Gut Health and Healing: What You Need to Know. Plus, tips from a Holistic Doctor

As we move into the new year, we’re sure you’re thinking about small, meaningful ways to do more for your body, from moving more to drinking water more mindfully. And we want to add one more 2024 do to your list: minding your gut health. Without realizing our guts have a lot to do with our overall health. But one big question remains: can you really heal your gut on your own?

Before we get to that, let’s discuss how you know your gut is in need of healing. ​​Dr. Elena Ivanina, a board-certified gastroenterologist who specializes in holistic natural cures for gut conditions and health and is the founder of the Center for Integrative Gut Health in New York City, says a gut that’s out of whack is often pretty easy to spot, thanks to digestive symptoms (think: gas, bloating, etc.). However, she notes signs outside of our gut can reflect our gut health. Acne, rosacea, rashes, hair loss, brain fog, joint pain, and more can all crop up when the gut requires TLC. 

“These extraintestinal manifestations of our gut health often come from an abnormal microbiome (dysbiosis) and leaky gut (intestinal hyperpermeability).” 

Now that we have more expert-backed details into how our gut impacts our overall health let’s talk about the steps to healing gut health on your own.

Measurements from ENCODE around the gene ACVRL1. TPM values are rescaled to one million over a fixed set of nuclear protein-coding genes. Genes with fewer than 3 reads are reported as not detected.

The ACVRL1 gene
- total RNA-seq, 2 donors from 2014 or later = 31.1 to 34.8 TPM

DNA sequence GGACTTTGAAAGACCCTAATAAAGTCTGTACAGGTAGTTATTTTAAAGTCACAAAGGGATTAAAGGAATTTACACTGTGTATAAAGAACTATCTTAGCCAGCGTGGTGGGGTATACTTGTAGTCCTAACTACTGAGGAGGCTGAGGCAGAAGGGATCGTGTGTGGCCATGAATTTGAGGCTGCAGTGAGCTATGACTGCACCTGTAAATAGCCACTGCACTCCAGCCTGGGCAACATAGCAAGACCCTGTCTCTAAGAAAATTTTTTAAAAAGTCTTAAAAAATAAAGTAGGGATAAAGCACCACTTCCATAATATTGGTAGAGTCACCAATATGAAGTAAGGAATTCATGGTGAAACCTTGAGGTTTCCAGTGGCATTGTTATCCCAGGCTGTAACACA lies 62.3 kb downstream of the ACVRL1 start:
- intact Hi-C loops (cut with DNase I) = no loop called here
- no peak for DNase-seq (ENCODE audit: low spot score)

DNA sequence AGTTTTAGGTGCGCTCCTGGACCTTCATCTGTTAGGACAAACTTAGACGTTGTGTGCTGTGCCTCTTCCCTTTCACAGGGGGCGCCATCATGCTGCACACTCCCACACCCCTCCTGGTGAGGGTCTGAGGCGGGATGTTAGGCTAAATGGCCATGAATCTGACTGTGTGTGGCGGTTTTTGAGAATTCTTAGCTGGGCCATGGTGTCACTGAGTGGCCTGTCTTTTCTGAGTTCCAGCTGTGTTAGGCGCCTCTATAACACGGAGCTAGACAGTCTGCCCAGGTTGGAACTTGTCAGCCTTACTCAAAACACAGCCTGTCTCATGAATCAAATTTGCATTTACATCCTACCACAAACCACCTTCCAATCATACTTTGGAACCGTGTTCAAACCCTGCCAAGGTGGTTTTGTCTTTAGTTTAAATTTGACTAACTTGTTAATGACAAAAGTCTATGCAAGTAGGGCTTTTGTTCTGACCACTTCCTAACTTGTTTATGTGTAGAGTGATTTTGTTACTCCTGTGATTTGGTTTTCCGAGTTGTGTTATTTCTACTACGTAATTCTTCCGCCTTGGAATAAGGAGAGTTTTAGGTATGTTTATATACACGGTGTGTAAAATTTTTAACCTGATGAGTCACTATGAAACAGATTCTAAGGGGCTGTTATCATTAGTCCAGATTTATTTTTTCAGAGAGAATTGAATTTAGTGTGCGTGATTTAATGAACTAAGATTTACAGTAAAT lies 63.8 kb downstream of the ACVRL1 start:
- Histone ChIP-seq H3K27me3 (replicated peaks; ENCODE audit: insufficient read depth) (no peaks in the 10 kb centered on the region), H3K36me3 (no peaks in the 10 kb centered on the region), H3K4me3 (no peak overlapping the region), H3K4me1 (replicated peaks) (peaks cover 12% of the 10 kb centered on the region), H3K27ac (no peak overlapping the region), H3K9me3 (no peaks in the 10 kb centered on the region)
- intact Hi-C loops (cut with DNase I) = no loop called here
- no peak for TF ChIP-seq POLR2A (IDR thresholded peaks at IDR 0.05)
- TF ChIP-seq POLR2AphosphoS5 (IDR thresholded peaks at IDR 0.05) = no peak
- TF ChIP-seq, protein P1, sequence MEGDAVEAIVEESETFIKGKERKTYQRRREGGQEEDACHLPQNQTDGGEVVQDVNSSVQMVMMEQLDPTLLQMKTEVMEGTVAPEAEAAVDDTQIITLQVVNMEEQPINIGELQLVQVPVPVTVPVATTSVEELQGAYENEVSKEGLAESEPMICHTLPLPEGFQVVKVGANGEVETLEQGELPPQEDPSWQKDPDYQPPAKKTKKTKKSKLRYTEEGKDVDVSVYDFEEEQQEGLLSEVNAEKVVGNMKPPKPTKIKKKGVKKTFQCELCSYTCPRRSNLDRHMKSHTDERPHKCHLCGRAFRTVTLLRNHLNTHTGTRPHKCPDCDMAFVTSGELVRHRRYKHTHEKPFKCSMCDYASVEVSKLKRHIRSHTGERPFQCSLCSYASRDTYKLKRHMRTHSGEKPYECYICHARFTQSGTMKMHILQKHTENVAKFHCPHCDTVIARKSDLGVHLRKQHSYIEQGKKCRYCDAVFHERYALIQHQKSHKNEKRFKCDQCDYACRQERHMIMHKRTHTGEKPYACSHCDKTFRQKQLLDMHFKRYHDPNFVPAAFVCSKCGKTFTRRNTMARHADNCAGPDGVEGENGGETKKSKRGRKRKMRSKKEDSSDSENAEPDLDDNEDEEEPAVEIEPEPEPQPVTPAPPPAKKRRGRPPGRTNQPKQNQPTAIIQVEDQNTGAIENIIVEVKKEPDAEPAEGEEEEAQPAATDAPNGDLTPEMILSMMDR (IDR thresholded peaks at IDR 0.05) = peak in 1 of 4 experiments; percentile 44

Find the Root Cause

Ivanina says the first step to a healthier gut is understanding the root cause of what your body is experiencing, and journaling, she says, can be one of your first steps. “Looking at factors such as diet, sleep, stress, and direct gut toxins such as alcohol and other medications that may impact your gut health [is helpful],” she explains. 

Like looking at personal journal entries from yesteryear, Ivanina tells us reviewing your entries can reveal a clear cause and give a fuller picture of your habits so you can start to remove things to see how they affect your gut. As you venture through this introspective health journaling, she says, “Most people benefit from the guidance of a gastroenterologist and testing, from endoscopy and colonoscopy to SIBO breath tests.” So, don’t be afraid to reach out to a professional as you begin this journey,

Make Changes to Your Diet

You’ve probably heard this before, but diet is the base of gut health. Sorry, there’s no way around it! So, what does your body need? Fiber is a biggie. Why? “Fiber feeds your gut bugs so they can produce things like butyrate that keep your gut alive,” Ivanina explains. Before you get turned off by fiber-feeding your gut bugs, remember your gut is a living, breathing thing. One surprising piece of information Ivanina shares is that studies have shown that diet plays an even more influential role than your genes. 

Here’s How to Eat More Fiber For Gut Health

“The most important source of pre and probiotics for your gut are from food,” Ivanina shares. So, how much fiber do we need to consume a day? “Guidelines recommend to aim for 25 grams for women and 38 grams for men each day, although there are people who consume upwards of 100 grams, so it’s a good initial goal,” Ivanina explains. 100 grams? That sounds like a lot.